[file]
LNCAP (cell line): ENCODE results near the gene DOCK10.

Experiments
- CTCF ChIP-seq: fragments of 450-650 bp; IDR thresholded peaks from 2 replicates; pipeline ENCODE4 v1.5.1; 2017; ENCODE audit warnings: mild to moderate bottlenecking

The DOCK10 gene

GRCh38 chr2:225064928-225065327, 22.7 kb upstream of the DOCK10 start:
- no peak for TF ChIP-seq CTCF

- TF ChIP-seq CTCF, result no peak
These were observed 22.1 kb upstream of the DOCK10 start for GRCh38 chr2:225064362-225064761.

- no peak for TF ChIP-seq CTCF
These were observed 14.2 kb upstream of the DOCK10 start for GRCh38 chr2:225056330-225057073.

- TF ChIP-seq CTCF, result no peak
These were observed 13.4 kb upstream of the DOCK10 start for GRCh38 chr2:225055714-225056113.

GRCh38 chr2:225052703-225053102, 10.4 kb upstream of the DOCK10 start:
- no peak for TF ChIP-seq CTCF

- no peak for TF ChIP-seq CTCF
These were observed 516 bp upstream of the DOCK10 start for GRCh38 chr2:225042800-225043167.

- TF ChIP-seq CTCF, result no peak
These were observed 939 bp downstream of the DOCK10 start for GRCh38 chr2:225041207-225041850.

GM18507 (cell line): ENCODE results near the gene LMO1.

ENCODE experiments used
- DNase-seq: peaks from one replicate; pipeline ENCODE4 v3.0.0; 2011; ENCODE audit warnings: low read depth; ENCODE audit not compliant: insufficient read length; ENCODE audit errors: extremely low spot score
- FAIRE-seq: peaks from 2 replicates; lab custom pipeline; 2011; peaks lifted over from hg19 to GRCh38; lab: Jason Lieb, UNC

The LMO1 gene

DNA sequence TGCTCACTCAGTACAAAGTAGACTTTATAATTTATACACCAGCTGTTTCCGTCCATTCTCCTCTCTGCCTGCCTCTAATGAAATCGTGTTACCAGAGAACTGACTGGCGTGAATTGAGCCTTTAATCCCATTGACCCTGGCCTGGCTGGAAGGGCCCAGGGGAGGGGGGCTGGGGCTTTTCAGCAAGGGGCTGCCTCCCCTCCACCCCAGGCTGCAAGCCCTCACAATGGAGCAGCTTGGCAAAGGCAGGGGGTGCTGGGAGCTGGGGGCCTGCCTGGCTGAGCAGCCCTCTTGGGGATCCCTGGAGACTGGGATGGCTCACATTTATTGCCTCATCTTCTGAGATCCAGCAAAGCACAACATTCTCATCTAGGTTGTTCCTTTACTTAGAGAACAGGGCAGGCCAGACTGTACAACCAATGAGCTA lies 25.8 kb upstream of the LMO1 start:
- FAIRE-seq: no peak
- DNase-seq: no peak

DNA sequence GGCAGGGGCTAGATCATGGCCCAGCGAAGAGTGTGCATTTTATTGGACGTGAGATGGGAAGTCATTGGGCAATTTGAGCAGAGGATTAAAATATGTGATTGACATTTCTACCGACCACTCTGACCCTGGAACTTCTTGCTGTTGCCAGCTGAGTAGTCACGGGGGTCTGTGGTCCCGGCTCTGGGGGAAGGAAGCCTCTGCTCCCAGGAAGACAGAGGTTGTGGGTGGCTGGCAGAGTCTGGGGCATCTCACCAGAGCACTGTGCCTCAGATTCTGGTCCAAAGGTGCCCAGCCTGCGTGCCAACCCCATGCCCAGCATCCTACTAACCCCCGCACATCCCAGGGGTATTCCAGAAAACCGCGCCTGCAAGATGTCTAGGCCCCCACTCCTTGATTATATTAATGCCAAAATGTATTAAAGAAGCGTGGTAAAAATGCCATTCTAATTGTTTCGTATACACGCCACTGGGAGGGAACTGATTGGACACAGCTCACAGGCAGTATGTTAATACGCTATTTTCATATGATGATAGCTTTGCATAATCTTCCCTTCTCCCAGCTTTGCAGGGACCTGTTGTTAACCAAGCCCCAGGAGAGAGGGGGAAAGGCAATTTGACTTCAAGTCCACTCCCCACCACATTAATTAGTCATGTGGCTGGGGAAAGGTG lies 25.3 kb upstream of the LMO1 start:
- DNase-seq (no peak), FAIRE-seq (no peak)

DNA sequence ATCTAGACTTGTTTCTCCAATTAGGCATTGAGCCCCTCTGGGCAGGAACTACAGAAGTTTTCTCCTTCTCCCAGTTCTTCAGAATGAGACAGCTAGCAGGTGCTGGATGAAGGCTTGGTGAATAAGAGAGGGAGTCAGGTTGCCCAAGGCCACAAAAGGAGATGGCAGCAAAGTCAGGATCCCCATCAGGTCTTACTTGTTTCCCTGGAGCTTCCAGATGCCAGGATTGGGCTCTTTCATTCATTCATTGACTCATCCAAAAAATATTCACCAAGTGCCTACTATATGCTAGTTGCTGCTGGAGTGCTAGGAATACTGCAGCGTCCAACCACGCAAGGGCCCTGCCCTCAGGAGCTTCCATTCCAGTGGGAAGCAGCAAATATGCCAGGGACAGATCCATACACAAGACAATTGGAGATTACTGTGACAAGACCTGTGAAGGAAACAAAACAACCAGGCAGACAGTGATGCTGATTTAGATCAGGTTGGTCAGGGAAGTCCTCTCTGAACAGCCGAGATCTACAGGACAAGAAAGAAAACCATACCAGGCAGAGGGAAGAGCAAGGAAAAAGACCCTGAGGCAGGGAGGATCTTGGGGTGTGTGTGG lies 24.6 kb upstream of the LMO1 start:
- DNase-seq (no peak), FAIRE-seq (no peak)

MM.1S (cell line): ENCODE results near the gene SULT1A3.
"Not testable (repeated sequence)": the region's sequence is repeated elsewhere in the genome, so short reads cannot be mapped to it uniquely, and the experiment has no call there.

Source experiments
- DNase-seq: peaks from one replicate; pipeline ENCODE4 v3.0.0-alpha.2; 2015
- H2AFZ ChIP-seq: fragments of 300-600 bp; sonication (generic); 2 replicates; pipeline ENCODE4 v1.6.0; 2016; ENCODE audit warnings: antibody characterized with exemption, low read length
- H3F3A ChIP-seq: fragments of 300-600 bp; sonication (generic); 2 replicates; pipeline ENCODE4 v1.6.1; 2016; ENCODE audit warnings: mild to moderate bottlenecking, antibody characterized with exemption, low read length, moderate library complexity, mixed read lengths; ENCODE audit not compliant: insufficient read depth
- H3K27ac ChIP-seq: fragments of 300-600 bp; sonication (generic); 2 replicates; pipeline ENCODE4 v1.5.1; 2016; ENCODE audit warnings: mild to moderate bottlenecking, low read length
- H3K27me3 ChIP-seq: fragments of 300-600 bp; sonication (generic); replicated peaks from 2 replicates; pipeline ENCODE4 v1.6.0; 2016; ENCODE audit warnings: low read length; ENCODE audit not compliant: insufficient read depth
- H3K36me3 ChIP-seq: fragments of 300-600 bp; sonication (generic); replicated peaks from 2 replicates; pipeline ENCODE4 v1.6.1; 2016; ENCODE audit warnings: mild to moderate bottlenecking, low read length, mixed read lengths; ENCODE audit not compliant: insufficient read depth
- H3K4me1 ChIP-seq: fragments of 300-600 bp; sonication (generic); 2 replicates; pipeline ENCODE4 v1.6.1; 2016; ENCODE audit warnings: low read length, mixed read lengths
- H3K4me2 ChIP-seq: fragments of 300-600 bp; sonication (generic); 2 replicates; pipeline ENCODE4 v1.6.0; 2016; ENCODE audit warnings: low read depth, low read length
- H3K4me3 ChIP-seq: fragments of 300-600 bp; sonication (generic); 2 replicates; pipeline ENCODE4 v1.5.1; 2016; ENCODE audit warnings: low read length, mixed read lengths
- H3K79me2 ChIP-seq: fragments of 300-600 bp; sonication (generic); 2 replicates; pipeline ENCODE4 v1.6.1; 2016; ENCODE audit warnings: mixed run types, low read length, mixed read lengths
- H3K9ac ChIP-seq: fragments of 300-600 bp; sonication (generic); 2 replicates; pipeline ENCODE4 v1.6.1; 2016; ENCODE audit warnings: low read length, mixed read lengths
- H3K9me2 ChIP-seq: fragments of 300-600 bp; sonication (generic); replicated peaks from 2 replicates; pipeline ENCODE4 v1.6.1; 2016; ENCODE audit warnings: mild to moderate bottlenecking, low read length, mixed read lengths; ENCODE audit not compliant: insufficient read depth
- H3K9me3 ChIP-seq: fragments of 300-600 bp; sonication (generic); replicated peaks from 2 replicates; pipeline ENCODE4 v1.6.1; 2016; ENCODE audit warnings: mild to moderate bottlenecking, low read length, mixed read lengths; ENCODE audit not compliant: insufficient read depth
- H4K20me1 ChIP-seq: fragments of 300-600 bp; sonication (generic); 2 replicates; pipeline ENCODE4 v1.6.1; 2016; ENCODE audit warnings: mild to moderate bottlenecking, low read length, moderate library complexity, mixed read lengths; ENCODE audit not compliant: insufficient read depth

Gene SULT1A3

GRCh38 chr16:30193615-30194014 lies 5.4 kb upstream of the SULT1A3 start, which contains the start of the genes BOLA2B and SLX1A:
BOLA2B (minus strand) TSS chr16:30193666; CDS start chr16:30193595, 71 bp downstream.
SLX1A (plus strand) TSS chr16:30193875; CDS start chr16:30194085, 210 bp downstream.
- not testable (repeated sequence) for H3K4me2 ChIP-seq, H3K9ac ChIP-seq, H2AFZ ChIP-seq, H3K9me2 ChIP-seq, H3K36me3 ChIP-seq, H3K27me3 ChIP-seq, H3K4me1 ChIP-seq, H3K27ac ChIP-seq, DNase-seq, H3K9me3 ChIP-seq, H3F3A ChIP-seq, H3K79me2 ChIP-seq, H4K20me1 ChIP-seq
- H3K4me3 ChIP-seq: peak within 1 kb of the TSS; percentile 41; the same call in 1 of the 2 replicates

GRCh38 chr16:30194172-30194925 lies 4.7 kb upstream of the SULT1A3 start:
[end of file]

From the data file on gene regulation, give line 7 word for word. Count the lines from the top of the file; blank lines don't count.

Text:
- TF ChIP-seq CTCF, result no peak